I consider myself a serious wax carver. Perhaps and enthusiastic wax carver. Doesn’t matter, I do a lot of work making wax masters for lost wax casting. Some of it is handwork and some of it is performed on a computer controlled milling machine.
I am not a purest hand carved wax artist. I’ll use the best method for the intent I desire. However, I do enjoy the hand work for truly unique designs. I will work with any method that produces Items of which I can be proud to say, “I made.”
Cold carving wax is a subtractive process. When done by hand all kinds of material removal tools can be used. Actually there is very little cutting or carving. It is mostly filing and scraping that gets the unwanted wax removal accomplished. Power tools with burrs and other rotary bits are used. Anything or process that will remove wax is perfectly acceptable. Finer removal is with abrasives and solvents.
Using some heat, there is an additional process that can be employed. Depending on the temperature, wax can change from hard, soft, mush, to liquid. Also vapor if really hot. This is done with heated tools.
Using heat also permits additive wax sculpting which is almost always a necessity. For me that makes wax carving more forgiving and creative than wood or stone carving. It is much closer to sculpting clay. Mistakes and accidents can be repaired.
The most conventional and basic process is to heat metal cold process tools in an alcohol lamp flame and apply them to melt or soften the wax. With skill wax can be repositioned and added as desired. The technique requires careful temperature control with constant alternating of the carving tool between the heat source and the work. With effort it is an excellent skill for the detail wax carver.
The dentistry industry created an alternate method used to form wax dental masters using electrically heated and temperature controlled wax carving tools. The electrically heated tool, called a wax “pen” works perfectly fine for the jeweler and wax sculptor. It eliminates the alcohol lamp (and open flame) from the process. It also provides very controllable and sustainable temperature control and precise wax placement.
This is a totally a subtractive carving process (so far). However, with the advent of 3D printing there is now a method of additive creation using computer controlled machines. Some high end jewelers are currently using the 3D printing process.
I am an enthusiastic user of carving by CNC machine. There are no “on the fly” decisions made that are an inherent process of hand carving. All the creative work is in the drawing and design “up front”. I don’t think that diminishes the artist as a creative person in any way.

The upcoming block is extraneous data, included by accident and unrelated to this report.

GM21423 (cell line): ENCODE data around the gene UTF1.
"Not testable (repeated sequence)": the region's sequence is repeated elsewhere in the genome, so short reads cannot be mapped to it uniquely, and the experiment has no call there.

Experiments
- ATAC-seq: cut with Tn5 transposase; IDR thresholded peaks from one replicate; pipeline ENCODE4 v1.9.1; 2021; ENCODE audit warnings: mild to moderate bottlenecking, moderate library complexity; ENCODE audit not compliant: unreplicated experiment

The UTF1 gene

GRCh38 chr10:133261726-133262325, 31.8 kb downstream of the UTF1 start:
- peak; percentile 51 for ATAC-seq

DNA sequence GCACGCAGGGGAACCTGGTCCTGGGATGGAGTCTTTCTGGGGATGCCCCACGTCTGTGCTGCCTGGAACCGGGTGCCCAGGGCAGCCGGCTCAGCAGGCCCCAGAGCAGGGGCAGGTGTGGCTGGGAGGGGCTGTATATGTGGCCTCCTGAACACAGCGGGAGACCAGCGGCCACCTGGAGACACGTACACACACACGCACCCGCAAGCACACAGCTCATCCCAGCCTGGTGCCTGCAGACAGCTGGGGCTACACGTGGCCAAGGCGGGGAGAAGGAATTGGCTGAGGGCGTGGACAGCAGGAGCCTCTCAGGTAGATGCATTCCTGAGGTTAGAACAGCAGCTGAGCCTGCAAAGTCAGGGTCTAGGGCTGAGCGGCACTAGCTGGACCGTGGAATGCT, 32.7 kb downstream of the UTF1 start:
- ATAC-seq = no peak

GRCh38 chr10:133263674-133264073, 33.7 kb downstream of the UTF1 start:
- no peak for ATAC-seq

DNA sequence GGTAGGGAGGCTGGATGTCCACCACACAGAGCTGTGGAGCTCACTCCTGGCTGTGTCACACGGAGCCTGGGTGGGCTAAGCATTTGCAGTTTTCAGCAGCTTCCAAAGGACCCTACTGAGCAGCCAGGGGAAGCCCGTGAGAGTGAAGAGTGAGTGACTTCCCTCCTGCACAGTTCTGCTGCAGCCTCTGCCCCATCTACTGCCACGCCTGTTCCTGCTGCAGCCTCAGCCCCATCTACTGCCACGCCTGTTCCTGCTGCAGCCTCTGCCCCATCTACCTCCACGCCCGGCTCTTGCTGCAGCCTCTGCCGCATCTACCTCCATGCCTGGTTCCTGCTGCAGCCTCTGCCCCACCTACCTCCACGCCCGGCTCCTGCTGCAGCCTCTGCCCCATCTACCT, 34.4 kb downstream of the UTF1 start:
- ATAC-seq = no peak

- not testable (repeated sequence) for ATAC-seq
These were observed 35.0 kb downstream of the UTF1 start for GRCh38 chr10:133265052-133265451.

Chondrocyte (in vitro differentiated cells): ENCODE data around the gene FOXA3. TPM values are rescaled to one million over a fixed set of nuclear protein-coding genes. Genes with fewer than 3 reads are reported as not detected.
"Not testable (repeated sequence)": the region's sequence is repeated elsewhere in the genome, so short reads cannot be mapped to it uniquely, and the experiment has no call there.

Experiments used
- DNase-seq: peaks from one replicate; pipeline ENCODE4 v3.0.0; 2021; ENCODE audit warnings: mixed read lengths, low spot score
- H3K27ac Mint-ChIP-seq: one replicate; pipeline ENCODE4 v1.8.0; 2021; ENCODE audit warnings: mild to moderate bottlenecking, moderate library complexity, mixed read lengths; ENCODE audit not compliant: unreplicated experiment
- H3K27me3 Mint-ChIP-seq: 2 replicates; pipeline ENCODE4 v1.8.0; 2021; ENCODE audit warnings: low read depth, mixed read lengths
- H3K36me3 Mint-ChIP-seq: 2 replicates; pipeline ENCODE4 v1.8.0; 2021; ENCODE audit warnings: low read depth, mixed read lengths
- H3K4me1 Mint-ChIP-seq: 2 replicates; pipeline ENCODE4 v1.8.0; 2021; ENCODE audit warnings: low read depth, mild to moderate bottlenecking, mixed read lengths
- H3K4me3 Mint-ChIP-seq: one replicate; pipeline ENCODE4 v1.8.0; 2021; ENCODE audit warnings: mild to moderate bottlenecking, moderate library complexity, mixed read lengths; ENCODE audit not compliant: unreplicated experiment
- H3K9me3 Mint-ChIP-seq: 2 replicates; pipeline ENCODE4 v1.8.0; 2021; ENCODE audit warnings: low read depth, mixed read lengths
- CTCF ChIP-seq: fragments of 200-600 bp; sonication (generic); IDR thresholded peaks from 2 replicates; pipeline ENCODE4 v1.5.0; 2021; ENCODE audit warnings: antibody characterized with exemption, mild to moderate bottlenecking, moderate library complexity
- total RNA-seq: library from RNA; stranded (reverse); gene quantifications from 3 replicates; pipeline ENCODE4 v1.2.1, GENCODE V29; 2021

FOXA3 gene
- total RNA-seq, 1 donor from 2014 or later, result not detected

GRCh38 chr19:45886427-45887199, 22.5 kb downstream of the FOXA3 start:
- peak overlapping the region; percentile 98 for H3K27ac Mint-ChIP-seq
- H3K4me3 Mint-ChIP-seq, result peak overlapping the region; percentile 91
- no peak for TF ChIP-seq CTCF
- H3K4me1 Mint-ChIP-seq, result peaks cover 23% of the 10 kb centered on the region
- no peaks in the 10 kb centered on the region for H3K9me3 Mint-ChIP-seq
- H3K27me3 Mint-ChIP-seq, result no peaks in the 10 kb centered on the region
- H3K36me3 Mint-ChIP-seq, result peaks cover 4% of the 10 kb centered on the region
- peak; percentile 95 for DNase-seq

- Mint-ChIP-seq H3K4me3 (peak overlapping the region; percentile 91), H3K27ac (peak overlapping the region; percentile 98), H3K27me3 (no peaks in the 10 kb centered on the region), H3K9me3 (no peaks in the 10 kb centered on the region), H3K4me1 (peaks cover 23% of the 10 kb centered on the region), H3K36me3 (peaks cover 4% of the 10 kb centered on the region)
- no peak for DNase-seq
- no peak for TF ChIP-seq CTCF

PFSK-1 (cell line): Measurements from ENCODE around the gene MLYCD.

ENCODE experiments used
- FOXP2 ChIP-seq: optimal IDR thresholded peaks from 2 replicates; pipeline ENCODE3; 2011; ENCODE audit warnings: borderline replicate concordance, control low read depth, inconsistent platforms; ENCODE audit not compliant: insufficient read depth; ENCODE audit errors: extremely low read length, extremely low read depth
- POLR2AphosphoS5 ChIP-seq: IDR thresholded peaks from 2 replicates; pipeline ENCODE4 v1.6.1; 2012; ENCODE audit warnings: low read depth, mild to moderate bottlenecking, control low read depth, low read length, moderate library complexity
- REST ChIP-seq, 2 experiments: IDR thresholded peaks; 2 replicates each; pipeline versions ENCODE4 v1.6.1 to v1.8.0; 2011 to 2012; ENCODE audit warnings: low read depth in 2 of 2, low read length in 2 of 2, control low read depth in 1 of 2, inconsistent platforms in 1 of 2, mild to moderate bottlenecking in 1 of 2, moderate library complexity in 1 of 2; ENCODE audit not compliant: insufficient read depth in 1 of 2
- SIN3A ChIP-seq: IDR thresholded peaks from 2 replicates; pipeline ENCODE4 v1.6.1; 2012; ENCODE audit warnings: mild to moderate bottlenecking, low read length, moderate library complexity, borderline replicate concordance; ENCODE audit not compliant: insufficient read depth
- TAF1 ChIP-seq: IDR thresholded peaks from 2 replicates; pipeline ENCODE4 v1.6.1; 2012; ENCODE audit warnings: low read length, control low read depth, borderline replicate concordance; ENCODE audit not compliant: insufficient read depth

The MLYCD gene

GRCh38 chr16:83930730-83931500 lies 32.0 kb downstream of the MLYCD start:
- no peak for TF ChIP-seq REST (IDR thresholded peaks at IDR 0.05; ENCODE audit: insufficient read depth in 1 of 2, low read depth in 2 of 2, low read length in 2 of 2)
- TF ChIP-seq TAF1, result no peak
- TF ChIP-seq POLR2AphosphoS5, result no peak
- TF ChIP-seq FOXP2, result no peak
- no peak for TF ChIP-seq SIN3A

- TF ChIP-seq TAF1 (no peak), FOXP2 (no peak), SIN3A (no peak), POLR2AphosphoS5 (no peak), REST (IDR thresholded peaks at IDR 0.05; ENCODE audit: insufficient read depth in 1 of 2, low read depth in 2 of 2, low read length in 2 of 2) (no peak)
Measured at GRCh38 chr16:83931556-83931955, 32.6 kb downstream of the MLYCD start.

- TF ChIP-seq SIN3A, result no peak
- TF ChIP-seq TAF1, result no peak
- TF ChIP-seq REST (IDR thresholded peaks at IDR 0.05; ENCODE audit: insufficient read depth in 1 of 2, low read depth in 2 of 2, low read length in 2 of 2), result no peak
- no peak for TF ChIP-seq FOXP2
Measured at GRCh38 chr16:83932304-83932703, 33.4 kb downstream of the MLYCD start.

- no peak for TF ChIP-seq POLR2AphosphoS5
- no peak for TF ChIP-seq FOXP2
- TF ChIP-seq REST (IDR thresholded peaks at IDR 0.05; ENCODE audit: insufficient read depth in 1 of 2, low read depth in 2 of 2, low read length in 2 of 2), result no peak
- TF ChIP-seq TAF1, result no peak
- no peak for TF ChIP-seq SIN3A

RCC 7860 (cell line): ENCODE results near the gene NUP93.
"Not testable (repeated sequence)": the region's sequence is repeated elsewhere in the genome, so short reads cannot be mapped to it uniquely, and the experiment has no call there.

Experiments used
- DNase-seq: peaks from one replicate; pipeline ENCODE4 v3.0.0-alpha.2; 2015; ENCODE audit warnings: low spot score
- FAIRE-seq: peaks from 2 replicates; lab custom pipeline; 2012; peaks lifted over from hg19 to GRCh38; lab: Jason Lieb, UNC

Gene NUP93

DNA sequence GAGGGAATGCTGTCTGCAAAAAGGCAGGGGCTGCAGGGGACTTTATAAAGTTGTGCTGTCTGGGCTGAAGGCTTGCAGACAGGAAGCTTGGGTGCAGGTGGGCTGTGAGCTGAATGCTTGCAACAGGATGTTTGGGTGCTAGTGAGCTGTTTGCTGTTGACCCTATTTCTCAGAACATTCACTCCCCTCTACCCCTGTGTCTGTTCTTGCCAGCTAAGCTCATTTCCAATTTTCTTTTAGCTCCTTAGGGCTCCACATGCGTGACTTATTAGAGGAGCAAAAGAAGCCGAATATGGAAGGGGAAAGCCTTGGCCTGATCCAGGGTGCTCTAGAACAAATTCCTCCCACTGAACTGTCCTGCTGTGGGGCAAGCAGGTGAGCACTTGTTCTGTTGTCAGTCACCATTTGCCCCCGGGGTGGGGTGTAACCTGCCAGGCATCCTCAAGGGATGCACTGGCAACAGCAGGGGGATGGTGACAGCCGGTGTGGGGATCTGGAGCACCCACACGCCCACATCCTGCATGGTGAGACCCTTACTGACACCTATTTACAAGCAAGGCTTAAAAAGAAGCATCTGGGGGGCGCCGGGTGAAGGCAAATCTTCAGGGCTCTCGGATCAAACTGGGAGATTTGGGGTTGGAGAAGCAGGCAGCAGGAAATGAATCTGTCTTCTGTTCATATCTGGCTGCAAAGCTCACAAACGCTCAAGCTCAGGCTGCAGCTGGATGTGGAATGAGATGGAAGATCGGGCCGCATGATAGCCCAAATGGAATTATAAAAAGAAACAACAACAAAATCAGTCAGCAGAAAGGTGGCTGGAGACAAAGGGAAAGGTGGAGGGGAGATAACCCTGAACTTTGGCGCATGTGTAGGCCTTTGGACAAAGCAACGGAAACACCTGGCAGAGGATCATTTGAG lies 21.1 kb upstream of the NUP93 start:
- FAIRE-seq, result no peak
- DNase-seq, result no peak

What it requires is an entirely new set of creative skills that must be fully developed and completely understood by the artist. There is very little serendipity or “chance” in creating once the control program is sent to the machine for carving. However, there is a huge resource of “soft” tooling and simulation available in the alternate universe of the computer artist. For me it is every bit “the design” that is important. How it becomes the wax master is important but secondary. Some of the old masters used apprentices to do the grunt work.
As I said, I chose to use whatever process I enjoy. The whole purpose is to love what I do. I personally have no intention to get hung up on traditional methods for the sake of tradition. By no means do I suggest there is anything wrong with tradition. I like exploring the old ways. It is a part of the mystique of lost wax casting. Through the centuries much of the process and tooling was modernized by the artisans when possible.
So manual or machine, or a combination of both… it all works for me. The truth is most customers have no idea of the process of creation. They judge me on the results of my effort and knowing the artist.
I think 3D printing may be somewhere in my future, but the output quality is lacking within my price range. I find it an interesting concept but of no value to the work process I currently enjoy.
The machines are here to stay as a part of my studio. Just another tool of the trade.
I have just invested in a modern but manual wax carving equipment. It is the electrically heated wax “pen” I mentioned above. It won’t on its own value make me better at what I do. It will allow me to work much easier with the additive process of wax carving by hand. So I remain “vested” in manual wax carving.
Just loving it every way I can…